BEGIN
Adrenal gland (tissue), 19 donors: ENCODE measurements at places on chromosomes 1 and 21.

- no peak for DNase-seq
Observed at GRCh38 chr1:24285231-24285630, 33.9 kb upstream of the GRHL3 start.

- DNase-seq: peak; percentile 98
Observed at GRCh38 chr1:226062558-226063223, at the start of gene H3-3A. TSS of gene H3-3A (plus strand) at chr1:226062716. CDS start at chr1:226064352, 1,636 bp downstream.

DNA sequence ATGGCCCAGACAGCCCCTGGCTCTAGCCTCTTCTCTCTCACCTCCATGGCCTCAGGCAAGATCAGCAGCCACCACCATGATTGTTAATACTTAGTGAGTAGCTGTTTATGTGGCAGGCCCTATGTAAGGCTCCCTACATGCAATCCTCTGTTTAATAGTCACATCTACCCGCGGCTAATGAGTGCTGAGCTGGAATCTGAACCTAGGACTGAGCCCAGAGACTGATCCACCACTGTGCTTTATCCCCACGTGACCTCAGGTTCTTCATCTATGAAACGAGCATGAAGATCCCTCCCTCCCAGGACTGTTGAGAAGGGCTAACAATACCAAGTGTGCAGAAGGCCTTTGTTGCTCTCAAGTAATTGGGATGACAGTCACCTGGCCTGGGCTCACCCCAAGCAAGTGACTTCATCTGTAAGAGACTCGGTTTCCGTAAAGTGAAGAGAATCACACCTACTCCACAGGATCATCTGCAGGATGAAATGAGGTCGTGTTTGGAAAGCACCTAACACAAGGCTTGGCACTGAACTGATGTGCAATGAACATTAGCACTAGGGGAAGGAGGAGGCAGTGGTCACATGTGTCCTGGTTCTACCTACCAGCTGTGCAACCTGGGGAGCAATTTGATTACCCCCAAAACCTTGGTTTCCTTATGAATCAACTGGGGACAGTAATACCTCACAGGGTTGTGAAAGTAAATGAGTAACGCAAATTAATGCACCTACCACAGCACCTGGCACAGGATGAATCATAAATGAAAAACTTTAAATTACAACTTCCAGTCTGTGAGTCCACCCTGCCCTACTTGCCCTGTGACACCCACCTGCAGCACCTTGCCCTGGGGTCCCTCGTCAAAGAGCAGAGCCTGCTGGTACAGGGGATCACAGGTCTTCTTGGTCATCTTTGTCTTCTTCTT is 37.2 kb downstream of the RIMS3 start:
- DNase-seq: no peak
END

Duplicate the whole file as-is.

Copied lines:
Adrenal gland (tissue), 19 donors: ENCODE measurements at places on chromosomes 1 and 21.

- no peak for DNase-seq
Observed at GRCh38 chr1:24285231-24285630, 33.9 kb upstream of the GRHL3 start.

- DNase-seq: peak; percentile 98
Observed at GRCh38 chr1:226062558-226063223, at the start of gene H3-3A. TSS of gene H3-3A (plus strand) at chr1:226062716. CDS start at chr1:226064352, 1,636 bp downstream.

DNA sequence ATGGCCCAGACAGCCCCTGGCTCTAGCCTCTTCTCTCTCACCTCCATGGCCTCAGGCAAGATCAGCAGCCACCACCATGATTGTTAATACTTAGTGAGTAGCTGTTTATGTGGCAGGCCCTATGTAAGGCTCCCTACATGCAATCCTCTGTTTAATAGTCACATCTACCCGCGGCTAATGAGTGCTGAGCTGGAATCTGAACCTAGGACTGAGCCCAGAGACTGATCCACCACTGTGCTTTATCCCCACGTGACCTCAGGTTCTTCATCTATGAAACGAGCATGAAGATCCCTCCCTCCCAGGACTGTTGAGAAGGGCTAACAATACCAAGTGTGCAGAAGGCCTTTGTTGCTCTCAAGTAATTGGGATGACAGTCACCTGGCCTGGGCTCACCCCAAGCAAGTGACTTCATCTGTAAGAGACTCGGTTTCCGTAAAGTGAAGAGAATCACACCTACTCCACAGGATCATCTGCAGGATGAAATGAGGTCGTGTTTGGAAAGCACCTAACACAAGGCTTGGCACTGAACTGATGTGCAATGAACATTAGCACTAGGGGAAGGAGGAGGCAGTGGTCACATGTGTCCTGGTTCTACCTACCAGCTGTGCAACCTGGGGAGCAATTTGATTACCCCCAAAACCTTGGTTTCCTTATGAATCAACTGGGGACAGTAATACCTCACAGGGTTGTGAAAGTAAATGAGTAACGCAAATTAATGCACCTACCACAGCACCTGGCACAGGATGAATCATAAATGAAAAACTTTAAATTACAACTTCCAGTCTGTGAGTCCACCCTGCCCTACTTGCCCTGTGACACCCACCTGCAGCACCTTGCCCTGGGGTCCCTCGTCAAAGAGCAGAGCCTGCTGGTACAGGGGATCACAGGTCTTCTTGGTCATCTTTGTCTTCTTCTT is 37.2 kb downstream of the RIMS3 start:
- DNase-seq: no peak